The Pros and Cons of the Pantsing Writing Process: What It Is and the Pros and Cons
Writers plan their stories in one of three ways, plotting, “pantsing,” or plantsing. As you probably guessed, the last one is a combination of the two. I normally use the pantsing method of writing because I find that I end up doing it anyway even when I intend to plan. If you want to start writing or you’re already a writer and you’re considering something new, this post will give you an idea of what to expect with pantsing.
What is The Pantsing Writing Process
Pantsing is writing with little to no pre-planning. Many writers make outlines and plan scenes and character arcs and more with great detail before ever starting their first draft. A pantser takes more of a diving in approach, following their inspiration and subconscious.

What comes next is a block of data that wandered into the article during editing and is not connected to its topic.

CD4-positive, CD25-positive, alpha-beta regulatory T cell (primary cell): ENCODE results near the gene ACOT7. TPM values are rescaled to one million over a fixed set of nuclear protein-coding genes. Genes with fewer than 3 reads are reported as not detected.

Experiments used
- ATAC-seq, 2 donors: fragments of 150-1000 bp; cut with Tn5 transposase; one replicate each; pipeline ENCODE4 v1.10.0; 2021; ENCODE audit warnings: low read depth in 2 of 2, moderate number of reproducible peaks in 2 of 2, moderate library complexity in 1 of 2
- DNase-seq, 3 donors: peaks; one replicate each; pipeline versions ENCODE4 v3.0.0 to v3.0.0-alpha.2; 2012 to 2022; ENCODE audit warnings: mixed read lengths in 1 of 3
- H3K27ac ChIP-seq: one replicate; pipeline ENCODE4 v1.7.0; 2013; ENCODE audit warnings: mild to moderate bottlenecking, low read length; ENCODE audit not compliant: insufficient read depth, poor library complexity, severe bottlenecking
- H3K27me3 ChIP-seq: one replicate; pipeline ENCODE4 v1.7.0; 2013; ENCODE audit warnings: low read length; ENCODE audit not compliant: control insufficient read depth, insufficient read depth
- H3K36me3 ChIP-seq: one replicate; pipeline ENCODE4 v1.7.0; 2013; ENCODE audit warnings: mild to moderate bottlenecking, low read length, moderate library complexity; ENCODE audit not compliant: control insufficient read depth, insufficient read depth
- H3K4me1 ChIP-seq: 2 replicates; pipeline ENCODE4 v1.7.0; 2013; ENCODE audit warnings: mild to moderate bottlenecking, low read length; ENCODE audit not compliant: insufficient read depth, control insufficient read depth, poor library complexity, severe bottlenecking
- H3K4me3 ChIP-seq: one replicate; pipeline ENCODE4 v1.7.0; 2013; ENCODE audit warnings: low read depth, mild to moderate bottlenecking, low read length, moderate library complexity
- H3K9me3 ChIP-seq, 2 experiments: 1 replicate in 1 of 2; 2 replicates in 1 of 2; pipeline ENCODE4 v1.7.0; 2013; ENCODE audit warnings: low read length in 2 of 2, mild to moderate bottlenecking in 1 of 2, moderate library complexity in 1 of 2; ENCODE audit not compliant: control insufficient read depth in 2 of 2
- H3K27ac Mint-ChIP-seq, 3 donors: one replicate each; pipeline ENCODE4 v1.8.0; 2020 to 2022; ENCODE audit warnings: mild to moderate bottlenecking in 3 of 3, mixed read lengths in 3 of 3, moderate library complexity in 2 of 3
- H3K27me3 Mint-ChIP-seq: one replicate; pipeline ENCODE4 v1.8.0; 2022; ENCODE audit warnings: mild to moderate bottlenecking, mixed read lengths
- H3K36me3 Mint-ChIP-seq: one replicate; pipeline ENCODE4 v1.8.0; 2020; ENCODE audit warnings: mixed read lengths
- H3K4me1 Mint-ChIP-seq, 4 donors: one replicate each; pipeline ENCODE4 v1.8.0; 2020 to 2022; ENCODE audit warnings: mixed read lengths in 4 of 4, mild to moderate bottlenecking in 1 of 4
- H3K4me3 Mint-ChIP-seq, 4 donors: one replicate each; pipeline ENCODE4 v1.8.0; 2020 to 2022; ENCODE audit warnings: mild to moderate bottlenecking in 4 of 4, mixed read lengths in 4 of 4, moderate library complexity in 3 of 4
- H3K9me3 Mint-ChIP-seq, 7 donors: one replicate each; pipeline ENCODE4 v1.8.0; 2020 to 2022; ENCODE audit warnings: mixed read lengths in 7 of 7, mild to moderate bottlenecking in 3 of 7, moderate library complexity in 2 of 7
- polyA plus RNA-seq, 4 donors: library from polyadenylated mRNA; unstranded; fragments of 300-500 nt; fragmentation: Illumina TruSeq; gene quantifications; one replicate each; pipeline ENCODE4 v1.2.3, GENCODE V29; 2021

The amount I know ahead of time about a story varies depending on the story, and, in keeping with the whole concept of pantsing, what I feel I need to know about the story before I can begin. It’s all about the story I’m telling, what that story requires, and my goals for it.
Sometimes I know how my story will begin and end, several key scenes in between, and who most of the characters will be. Sometimes the planning even includes a first or last line, but often not.
Sometimes I know only what feeling or thought I want to explore and who my MC is with a first or key scene to work with.